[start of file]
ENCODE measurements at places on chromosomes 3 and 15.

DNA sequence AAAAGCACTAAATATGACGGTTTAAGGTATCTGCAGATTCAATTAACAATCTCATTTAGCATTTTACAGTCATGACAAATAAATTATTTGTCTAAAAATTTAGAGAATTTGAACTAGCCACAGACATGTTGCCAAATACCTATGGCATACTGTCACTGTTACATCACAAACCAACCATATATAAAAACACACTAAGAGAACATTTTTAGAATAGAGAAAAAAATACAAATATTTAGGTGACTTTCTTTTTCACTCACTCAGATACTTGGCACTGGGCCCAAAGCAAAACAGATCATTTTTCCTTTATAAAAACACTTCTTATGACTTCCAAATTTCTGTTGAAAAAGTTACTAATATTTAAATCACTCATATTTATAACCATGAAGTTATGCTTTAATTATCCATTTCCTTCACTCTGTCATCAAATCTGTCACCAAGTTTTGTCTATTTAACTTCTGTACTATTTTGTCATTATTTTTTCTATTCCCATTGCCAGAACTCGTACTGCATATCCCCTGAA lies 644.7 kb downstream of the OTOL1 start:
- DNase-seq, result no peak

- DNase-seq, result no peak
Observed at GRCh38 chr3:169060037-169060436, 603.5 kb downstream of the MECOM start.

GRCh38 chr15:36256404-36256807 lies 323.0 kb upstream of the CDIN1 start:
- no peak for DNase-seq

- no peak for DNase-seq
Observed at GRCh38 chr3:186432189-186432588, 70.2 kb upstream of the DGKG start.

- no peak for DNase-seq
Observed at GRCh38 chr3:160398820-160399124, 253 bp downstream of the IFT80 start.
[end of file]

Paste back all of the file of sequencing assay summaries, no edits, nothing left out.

ENCODE measurements at places on chromosomes 3 and 15.

DNA sequence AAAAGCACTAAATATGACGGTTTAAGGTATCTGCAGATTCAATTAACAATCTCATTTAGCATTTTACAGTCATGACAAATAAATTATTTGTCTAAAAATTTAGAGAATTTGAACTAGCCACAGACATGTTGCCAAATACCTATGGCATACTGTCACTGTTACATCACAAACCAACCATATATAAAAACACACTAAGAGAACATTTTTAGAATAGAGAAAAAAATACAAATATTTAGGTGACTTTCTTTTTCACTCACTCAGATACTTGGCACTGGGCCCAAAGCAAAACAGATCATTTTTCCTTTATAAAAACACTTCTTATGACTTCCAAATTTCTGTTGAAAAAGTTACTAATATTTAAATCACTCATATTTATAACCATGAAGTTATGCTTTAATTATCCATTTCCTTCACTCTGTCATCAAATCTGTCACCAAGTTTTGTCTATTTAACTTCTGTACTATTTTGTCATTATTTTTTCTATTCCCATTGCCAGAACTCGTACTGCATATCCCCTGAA lies 644.7 kb downstream of the OTOL1 start:
- DNase-seq, result no peak

- DNase-seq, result no peak
Observed at GRCh38 chr3:169060037-169060436, 603.5 kb downstream of the MECOM start.

GRCh38 chr15:36256404-36256807 lies 323.0 kb upstream of the CDIN1 start:
- no peak for DNase-seq

- no peak for DNase-seq
Observed at GRCh38 chr3:186432189-186432588, 70.2 kb upstream of the DGKG start.

- no peak for DNase-seq
Observed at GRCh38 chr3:160398820-160399124, 253 bp downstream of the IFT80 start.